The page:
The political climate surrounding both the Obama and Trump presidencies is marked by hyper-partisan attitudes. Much of the rhetoric centers around “we’ll do this without you” from the majority party and “if you’re for it, we’re against it” from the minority party. Every available political tool is wielded to defeat what the other side wants to do. The news from the right and left often seems to be covering different planets. Many people appear to be listening only to an echo of themselves. Policy discussion is marked by talking points that inflame one side and caricature the other. This melee teaches us how not to communicate with each other. Families and communities are so divided that political discussion and life together becomes uncomfortable and sometimes impossible. Do Christians have resources for working together across political differences? Can we offer an alternative to the current appalling state of political discourse? We think so. Our senior fellow at TCF, Harold Heie, is hosting a new digital conversation on Reforming our Political Discourse on his website, Respectful Conversation. This digital conversation will feature: Proposing a Christian perspective on political discourse Discussion of the strengths and weaknesses of the proposed Christian perspective Modeling the proposed Christian perspective by discussing the nature of politics and selected contentious public policy issues Discussing a possible way forward for Christians Each topic in this 10-month dialog features two conversation partners with significant disagreements in the subject matter. The hope for this project is to show how people on opposite sides of conflict demonstrate respect for one another and discover common ground that fosters ongoing conversation. We hope you'll join us for this enlightening and thought-provoking conversation!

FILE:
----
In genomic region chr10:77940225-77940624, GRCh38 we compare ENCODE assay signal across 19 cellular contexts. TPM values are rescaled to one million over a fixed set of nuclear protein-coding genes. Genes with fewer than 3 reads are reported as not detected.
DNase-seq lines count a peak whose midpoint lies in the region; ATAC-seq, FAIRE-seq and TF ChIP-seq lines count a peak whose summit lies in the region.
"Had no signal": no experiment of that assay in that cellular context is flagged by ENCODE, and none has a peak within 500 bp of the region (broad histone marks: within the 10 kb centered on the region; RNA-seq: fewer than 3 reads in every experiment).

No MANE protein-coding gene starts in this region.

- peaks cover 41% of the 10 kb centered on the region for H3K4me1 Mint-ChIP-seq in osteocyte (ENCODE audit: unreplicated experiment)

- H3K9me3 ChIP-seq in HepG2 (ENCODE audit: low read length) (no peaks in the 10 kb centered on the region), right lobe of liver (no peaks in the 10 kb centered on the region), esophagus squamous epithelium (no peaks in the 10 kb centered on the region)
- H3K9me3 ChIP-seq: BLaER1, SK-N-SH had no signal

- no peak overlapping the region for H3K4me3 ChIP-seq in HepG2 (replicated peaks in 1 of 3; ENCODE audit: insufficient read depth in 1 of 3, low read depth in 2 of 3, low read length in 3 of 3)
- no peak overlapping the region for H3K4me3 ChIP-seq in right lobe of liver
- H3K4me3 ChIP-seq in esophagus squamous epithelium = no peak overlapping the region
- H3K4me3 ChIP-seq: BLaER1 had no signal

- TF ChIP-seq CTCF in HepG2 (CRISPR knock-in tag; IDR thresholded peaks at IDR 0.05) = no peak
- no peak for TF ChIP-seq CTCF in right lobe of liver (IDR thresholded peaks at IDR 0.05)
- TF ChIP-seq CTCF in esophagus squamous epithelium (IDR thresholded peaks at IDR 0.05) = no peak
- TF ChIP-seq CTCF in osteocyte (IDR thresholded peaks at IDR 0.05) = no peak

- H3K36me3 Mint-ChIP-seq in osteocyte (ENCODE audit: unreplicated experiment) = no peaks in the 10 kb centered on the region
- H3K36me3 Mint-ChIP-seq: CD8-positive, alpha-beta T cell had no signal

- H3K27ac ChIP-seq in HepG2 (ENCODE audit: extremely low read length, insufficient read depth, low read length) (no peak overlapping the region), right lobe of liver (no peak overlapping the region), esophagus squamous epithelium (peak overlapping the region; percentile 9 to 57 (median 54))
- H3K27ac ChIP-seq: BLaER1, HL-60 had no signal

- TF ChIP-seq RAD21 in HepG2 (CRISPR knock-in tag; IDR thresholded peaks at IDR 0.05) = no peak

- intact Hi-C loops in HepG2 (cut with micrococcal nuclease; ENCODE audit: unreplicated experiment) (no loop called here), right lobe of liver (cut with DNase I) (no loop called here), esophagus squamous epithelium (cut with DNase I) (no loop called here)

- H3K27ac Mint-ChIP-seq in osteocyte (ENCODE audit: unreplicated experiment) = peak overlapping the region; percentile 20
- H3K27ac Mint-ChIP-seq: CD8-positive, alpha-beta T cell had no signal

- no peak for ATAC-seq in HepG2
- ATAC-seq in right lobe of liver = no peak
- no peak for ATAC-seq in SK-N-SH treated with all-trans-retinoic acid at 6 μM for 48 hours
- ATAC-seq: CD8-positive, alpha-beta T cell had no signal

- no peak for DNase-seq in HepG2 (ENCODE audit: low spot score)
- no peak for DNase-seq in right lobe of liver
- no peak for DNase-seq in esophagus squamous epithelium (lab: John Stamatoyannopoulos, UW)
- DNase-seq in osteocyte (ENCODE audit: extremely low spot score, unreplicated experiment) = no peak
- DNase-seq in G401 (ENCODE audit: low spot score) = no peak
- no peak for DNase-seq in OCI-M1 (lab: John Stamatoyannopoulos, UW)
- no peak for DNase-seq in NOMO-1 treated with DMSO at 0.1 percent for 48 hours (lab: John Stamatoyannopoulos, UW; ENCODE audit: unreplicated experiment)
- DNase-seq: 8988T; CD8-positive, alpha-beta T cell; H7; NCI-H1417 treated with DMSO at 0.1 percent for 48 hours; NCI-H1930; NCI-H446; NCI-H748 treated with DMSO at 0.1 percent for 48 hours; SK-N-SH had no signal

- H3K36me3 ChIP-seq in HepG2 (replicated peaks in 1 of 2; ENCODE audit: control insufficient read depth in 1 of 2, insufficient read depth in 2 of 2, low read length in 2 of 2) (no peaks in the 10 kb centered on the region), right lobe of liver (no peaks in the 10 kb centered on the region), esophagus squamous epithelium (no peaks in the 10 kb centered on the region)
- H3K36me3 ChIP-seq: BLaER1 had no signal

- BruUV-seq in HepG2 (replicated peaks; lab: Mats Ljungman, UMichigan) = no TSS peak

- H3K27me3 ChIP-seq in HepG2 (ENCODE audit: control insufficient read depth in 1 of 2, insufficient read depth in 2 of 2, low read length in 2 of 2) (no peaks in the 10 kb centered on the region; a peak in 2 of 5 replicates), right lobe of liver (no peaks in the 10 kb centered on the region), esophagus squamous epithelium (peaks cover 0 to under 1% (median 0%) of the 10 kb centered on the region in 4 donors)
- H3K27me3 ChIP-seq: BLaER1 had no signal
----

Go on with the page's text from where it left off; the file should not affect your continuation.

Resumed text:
From Conflict to Unity and a New Way Forward
August 16, 2017 | Jennifer Vander Molen
From Conflict to Unity and a New Way Forward